Look at the difference between 1950s and ’60s comic books and those drawn and written in the 1990s. Older comic books were more about developing story lines, while newer books even of the same title have become more and more about sensationalistic artwork. Look at Spiderman of the ’60s versus Spiderman of the ’90s. Did he ‘roid up, or what? Everything about those same comic books are newer, flashier, more muscular, and more sensational.
The ’90s saw the advent of the full page spread, where the pencils and inks flaunted their stuff, highlighting every crease in the face or bulge in muscle. In some cases, the quality of content was surrendered to make room for bigger and better artwork. And even when the stories weren’t lost, the amount of dialogue and narration was dramatically reduced so that the readers had to spend more money on more comic books to get the same amount of story. Bigger artwork meant fewer dialogue boxes. Image Comics, like Spawn, Shadow Hawk, Youngblood, and Savage Dragon are prime examples of the excesses to which comics took their artwork, to the detriment of their storyline. The stories were there… readers just had to read twice as many issues to get anywhere with the storyline.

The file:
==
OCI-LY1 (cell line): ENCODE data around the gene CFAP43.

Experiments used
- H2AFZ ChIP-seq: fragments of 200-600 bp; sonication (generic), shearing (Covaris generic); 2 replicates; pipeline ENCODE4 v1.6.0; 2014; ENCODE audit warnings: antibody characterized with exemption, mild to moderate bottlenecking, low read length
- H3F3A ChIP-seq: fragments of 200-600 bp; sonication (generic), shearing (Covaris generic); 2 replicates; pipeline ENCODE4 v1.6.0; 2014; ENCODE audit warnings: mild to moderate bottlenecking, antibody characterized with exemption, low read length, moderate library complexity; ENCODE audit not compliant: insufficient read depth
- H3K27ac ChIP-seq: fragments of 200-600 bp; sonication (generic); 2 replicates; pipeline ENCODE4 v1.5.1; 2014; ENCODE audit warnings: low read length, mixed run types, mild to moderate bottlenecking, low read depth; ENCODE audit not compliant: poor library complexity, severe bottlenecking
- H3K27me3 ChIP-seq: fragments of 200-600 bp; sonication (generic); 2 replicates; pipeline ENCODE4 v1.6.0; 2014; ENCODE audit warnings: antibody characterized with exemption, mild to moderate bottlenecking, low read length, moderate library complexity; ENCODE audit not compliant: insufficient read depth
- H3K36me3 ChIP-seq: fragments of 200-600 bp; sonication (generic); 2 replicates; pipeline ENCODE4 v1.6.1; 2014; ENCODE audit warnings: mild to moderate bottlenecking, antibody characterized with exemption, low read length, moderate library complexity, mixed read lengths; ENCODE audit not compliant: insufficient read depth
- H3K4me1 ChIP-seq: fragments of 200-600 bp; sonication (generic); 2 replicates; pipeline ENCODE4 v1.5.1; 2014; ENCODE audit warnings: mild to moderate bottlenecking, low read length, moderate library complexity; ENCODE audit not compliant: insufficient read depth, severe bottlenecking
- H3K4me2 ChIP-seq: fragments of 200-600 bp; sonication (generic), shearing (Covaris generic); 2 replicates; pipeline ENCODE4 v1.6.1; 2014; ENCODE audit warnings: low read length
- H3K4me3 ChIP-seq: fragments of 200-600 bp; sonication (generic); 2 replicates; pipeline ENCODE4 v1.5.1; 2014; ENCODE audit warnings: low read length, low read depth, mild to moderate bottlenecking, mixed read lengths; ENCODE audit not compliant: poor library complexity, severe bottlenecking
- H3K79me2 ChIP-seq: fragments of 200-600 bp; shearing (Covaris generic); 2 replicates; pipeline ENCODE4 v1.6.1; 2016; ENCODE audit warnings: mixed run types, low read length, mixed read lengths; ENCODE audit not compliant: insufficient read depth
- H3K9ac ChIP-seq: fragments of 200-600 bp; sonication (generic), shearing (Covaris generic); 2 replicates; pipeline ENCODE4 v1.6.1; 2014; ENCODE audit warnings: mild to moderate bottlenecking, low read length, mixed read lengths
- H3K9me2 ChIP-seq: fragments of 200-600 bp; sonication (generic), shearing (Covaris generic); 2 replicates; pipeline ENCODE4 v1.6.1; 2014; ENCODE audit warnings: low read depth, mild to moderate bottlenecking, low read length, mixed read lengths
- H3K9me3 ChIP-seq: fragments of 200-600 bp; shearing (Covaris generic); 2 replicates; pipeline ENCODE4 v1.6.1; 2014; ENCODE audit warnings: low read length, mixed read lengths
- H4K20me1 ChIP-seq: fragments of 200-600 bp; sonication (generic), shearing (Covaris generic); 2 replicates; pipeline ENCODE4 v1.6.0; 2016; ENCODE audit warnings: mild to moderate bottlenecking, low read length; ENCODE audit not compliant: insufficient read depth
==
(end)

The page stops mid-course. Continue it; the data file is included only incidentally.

Hollywood has followed the way of the comic book. Obviously, films like The Matrix prove how much directors can borrow from the comic book creating process to make a movie. Storyboards are often drawn up to look like comic book pages. But beyond the storyboards, everything in Hollywood films seems heading towards a bursting of the film making bubble. How much time in a film can you spend on special effects, cheesy one-liners, and head shots? Quite a few, if you’re making an action movie. But action movies don’t usually win awards or critical acclaim. They’re fun, sensational, and forgotten.
The “artsy” critics shifted away from Hollywood long ago in preference to Cannes and Sundance and many other film festivals featuring very few sensational effects. These films are rich in content, focusing on emotional details or clever story telling rather than bizarre shifting camera angles.
Comic books sales took a drastic down turn in the ’90s. Altogether, I think it was the combination of ridiculously increased prices, more space taken up by advertising, and the lack of quality narrative and dialogue. The commonly accepted value of comic books dropped drastically and new independent comic book companies cropped up to compete in a suffering market space. Hollywood’s bubble hasn’t popped just yet, but it could be coming.
It’s hard to predict what will happen. In some senses, the general populace has been conditioned to expect less from most films. It has sadly become enough if three of four films out a year’s 30+ are of any real value.
Thousands of comic book readers decided that sensationalism isn’t compelling enough to warrant expensive comic books. The question is: will movie watchers come to the same conclusion?